Sponsored by Native American Student Programs, the Native American Student Association, the Graduate Student Association and the Rupert Costo Endowment, the 36th Annual Pow Wow was held on Saturday, May 27 at the Riverside Sports Complex.
While the arts and crafts vendors, food vendors and information tables were still setting up around the field, the Cahuilla bird singers began the event at 11 a.m. The Pow Wow committee also thanked the Cahuilla people whose land the event was hosted on. Before they left, the Cahuilla bird singers told the audience to “always think good of other people.”
Before the Gourd Dance began, David Patterson (Head Man Dancer of last year’s Pow Wow) was asked to say a morning prayer, thanking the Creator and asking Him to bless the arena, dancers, singers and people. Then at 12 p.m., the Head of Southern Drum, Hale and Co, played a Gourd Dance while dancers danced in the arena.
The Master of Ceremonies Bobby Whitebird, member of the Southern Cheyenne Tribe and program manager for Alternative Services in Porterville, guided the audience in when to stand, join in a dance or pay a tribute to the dancers. “Even all non-Indians have a purpose in the circle,” stated Whitebird.
This year’s Pow Wow also saw the return of the first Ms. UCR Pow Wow Princess pageant since 1995’s Medicine Ways Pow Wow. The Pow Wow Princess will carry the crown title to represent UCR as she travels through Indian Country. Previous Pow Wow princess, previously titled Ms. Medicine Ways Pow Wow Princess, Star Rubido, was present to crown the new crown holder. The runner-up, Bella Rodriguez from the Ho-Chunk Nation of Wisconsin, was first announced. Then Dominique Lombardi, from the Morongo reservation, was announced as Ms. UCR Pow Wow Princess. Newly crowned, Lombardi danced to an Honor Song while being accompanied by Rodriguez, her family and the Pow Wow committee.
The Pow Wow officially began with the Grand Entry in which two veterans carried the American flag and the “POW-MIA” flag. They were followed by the Eagle Staff which consisted of Head Man Dancer Nathan Logan, a Cerritos College student studying business management and Head Woman Dancer Evangeline Lopez, a second-year Ph.D. student in critical dance studies at UCR.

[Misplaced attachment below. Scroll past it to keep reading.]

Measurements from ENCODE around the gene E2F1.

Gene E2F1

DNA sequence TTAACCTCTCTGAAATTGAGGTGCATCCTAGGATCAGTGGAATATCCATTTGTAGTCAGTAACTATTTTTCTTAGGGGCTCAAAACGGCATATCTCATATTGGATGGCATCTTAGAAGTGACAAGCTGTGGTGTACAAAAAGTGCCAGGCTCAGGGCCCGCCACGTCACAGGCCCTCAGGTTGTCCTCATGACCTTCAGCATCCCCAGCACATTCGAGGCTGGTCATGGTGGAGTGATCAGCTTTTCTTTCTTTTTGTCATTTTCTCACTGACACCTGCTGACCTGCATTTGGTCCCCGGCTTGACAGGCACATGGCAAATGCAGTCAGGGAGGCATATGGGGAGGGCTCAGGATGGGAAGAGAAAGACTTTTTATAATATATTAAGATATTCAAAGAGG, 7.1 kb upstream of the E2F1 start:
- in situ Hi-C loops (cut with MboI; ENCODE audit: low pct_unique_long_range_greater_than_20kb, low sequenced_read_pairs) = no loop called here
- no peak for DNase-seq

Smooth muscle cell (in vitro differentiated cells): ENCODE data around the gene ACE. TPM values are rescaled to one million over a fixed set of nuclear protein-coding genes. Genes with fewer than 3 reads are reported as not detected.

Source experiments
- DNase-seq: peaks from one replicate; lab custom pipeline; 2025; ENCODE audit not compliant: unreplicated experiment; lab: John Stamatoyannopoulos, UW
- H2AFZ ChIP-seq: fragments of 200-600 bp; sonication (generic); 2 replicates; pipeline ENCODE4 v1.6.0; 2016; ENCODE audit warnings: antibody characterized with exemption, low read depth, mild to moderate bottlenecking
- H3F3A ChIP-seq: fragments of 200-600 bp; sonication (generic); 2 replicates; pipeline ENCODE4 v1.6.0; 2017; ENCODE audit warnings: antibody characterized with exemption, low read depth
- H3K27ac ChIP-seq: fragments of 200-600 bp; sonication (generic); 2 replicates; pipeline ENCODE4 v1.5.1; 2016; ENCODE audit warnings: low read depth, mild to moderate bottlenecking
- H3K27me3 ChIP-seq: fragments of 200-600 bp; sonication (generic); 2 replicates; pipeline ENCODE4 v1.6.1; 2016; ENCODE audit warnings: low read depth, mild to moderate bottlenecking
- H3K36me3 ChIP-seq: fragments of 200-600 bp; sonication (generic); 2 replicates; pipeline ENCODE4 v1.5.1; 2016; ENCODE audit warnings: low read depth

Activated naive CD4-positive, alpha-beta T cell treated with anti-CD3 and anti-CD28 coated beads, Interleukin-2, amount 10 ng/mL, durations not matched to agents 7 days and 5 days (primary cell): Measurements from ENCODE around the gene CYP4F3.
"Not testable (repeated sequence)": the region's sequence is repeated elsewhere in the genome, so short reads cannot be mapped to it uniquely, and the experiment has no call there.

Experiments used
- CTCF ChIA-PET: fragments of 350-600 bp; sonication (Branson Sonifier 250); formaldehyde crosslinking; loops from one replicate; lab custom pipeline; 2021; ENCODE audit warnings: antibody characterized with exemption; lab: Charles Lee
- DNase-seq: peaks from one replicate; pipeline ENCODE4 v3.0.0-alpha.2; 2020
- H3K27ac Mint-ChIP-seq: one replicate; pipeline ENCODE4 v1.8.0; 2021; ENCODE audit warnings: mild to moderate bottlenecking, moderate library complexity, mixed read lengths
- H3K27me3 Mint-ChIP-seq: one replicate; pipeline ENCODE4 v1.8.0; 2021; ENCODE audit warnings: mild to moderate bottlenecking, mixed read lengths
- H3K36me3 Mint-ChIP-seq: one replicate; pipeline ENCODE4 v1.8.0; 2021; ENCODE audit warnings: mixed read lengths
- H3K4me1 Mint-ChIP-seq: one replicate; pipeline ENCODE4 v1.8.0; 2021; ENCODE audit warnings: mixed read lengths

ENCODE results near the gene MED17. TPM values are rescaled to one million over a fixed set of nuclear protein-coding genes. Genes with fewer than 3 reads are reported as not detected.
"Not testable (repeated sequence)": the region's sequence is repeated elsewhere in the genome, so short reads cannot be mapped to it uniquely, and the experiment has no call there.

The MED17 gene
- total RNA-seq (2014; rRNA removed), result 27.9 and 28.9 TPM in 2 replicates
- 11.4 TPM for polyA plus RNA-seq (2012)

The Head Man and Head Woman each had their own Honor Song to dance to and held a giveaway. They were then followed by the the Golden Age Women dance contest and the Golden Age Men contest. “They’ve seen it all. They just can’t remember it all,” joked Whitebird as the golden age dance contest ended.
At 5 p.m., Danza Azteka Kalpulli Teuxihuitl performed a couple of dances in intricate headdresses and regalia. After the first dance, one of the dancers told the audience, “We are not a performance group. We are here to share our culture with the community.” Each of their dances began with the same short dance that represented the constellations and planets as they danced around a clay pot with smoking incense coming out of it.
As the Pow Wow was coming to a close, inter-tribal dances were held where dancers and spectators joined as they danced around the field. After a second Gourd Dance, Whitefield explained that the dance is not part of the Pow Wow but is a ceremonial dance.
The Pow Wow also honored veterans throughout the event by having Hale and Co. perform a victory song as they danced. They were also asked to share their stories and what Memorial Day meant to them, and many recalled the other men and women who fought alongside them but didn’t return home.
The Pow Wow came to a close after the two flags were carried outside the field. The Eagle Staff danced behind the flags on their way out and thanked the other dancers at the event. Patterson gave a closing prayer to end the event. During the 1900s, many Native American songs had to be sung in private. Now, in this celebration of Native American culture, the songs are sung to bring together the various Native and non-Native communities in California.